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Interrupting Executor Tasks

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Interrupting Executor Tasks

· Java Zone
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What every Java engineer should know about microservices: Reactive Microservices Architecture.  Brought to you in partnership with Lightbend.

There’s this usecase that is not quite rare, when you want to cancel a running executor task. For example, you have ongoing downloads that you want to stop, or you have ongoing file copying that you want to cancel. So you do:

ExecutorService executor = Executors.newSingleThreadExecutor(); 
Future<?> future = executor.submit(new Runnable() {
    @Override
    public void run() {
        // Time-consuming or possibly blocking I/O
    }
});
....
executor.shutdownNow();
// or
future.cancel();

Unfortunately, that doesn’t work. Calling shutdownNow() or cencel() doesn’t stop the ongoing runnable. What these methods do is simply call .interrupt() on the respective thread(s). The problem is, your runnable doesn’t handle InterruptedException (and it can’t). It’s a pretty common problem described in multiple books and articles, but still it’s a bit counterintuitive.

So what do you do? you need a way to stop the slow or blocking operation. If you have a long/endless loop, you can just add a condition whetherThread.currentThread().isInterrupted() and don’t continue if it is. However, generally, the blocking happens outside of your code, so you have to instruct the underlying code to stop. Usually this is by closing a stream or disconnecting a connection. But in order to do that, you need to do quite a few things.

  • Extend Runnable
  • Make the “cancellable” resources (e.g. the input stream) an instance field, which
  • provide a cancel method to your extended runnable, where you get the “cancellable” resource and cancel it (e.g. call inputStream.close())
  • Implement a custom ThreadFactory that in turn creates custom Thread instances that override the interrupt() method and invoke the cancel() method on your extended Runnable
  • Instantiate the executor with the custom thread factory (static factory methods take it as an argument)
  • Handle abrupt closing/stopping/disconnecting of your blocking resources, in the run()method

The bad news is, you need to have access to the particular cancellable runnable in your thread factory. You cannot use instanceof to check if it’s of an appropriate type, because executors wrap the runnables you submit to them in Worker instances which do not expose their underlying runnables.

For single-threaded executors that’s easy – you simply hold in your outermost class a reference to the currently submitted runnable, and access it in the interrupt method, e.g.:

private final CancellableRunnable runnable;
...
 
runnable = new CancellableRunnable() {
    private MutableBoolean bool = new MutableBoolean();
    @Override
    public void run() {
        bool.setValue(true);
        while (bool.booleanValue()) {
            // emulating a blocking operation with an endless loop
        }
    }
     
    @Override
    public void cancel() {
        bool.setValue(false);
        // usually here you'd have inputStream.close() or connection.disconnect()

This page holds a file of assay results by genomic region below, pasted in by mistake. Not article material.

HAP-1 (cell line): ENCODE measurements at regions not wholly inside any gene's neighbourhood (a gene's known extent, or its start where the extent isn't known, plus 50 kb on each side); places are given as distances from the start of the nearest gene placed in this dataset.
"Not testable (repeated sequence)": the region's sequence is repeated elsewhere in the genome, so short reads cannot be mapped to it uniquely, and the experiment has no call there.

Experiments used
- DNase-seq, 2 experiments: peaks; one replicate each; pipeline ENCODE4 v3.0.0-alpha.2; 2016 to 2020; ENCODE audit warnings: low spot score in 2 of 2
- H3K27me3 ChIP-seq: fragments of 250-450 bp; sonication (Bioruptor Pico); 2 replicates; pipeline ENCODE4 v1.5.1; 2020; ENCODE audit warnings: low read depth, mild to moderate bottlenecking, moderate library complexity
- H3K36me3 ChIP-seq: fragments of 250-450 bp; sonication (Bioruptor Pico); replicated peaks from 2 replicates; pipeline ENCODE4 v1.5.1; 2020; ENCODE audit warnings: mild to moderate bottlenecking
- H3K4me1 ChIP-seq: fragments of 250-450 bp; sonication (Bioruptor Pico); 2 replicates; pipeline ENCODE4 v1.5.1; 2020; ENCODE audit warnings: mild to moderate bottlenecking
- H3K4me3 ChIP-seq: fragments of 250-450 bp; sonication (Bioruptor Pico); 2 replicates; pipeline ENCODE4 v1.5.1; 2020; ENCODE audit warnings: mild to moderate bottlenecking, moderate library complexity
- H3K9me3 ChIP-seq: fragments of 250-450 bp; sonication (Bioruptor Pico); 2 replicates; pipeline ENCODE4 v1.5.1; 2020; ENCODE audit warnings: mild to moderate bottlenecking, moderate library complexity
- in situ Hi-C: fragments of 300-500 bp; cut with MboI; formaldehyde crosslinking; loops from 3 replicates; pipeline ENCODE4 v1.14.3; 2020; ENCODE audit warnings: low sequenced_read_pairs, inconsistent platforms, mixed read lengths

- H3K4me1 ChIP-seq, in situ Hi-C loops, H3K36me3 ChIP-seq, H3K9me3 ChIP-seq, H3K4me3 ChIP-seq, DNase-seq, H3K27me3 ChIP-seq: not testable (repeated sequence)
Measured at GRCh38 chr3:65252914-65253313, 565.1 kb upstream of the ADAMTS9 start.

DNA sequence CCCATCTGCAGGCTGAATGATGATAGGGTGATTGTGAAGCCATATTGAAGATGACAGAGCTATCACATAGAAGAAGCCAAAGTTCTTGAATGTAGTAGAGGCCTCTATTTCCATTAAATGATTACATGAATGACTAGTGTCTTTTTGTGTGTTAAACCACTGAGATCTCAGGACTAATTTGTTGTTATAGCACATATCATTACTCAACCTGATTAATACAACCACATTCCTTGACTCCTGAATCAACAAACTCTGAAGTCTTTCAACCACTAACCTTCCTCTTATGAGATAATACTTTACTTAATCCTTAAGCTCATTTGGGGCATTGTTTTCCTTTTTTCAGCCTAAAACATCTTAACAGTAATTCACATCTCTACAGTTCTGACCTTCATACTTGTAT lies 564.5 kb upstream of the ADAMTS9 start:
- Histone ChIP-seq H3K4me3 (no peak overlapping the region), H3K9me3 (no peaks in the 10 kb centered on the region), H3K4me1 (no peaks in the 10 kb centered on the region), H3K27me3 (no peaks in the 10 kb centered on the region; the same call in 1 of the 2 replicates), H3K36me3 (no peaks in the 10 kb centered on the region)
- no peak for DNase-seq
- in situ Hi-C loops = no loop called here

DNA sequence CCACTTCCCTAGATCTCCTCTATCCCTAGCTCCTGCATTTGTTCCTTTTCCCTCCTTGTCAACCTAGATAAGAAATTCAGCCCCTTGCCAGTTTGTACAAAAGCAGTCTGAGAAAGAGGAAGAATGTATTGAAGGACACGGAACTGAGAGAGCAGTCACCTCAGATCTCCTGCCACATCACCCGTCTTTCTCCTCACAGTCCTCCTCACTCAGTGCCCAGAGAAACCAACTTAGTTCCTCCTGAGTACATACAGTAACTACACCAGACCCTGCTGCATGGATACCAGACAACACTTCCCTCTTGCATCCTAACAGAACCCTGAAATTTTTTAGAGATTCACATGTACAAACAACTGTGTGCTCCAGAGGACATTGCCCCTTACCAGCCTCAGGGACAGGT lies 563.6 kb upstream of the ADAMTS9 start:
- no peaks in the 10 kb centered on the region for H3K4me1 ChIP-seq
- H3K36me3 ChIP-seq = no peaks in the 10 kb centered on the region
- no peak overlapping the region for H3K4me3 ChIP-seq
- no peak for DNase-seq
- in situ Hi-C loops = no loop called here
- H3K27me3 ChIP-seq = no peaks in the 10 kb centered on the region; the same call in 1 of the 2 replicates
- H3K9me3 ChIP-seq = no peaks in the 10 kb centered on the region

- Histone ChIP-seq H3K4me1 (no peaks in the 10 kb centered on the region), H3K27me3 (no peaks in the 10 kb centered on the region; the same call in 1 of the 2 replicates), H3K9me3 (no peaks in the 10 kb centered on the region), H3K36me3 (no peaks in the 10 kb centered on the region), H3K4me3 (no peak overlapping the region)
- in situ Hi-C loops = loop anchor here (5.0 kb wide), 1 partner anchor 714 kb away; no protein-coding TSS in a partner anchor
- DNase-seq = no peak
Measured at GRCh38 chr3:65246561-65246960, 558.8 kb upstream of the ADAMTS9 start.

}
};
 
ExecutorService executor = Executors.newSingleThreadExecutor(new ThreadFactory() {
    @Override
    public Thread newThread(Runnable r) {
       return new Thread(r) {
           @Override
           public void interrupt() {
               super.interrupt();
               runnable.cancel();
           }
       };
    }
}); 
 
Future<?> future = executor.submit(runnable);
...
future.cancel();

(CancellableRunnable is a custom interface that simply defines the cancel() method)

But what happens if your executor has to run multiple tasks at the same time? If you want to cancel all of them, then you can keep a list of submitted CancellableRunnable instance and simply cancel all of them when interrupted. Thus runnables will be cancelled multiple times, so you have to account for that.

If you want fine-grained control, e.g. by cancelling particular futures, then there is no easy solution. You can’t even extend ThreadPoolExecutor because the addWorker method is private. You have to copy-paste it.

The only option is not to rely on future.cancel() or executor.shutdownAll() and instead keep your own list of CancellableFuture instances and map them to their corresponding futures. So whenever you want to cancel some (or all) runnables, you do it the other way around – get the desired runnable you want to cancel, call .cancel() (as shown above), then get its corresponding Future, and cancel it as well. Something like:

Map<CancellableRunnable, Future<?>> cancellableFutures = new HashMap<>();
Future<?> future = executor.submit(runnable);
cancellableFutures.put(runnable, future);
 
//now you want to abruptly cancel a particular task
runnable.cancel();
cancellableFutures.get(runnable).cancel(true);

(Instead of using the runnable as key, you may use some identifier which makes sense in your usecase and store both the runnable and future as a value under that key)

That’s a neat workaround, but anyway I’ve submitted a request for enhancement of the java.util.concurrent package, so that in a future release we do have the option to manage that usecase.

Microservices for Java, explained. Revitalize your legacy systems (and your career) with Reactive Microservices Architecture, a free O'Reilly book. Brought to you in partnership with Lightbend.

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Published at DZone with permission of Bozhidar Bozhanov, DZone MVB. See the original article here.

Opinions expressed by DZone contributors are their own.

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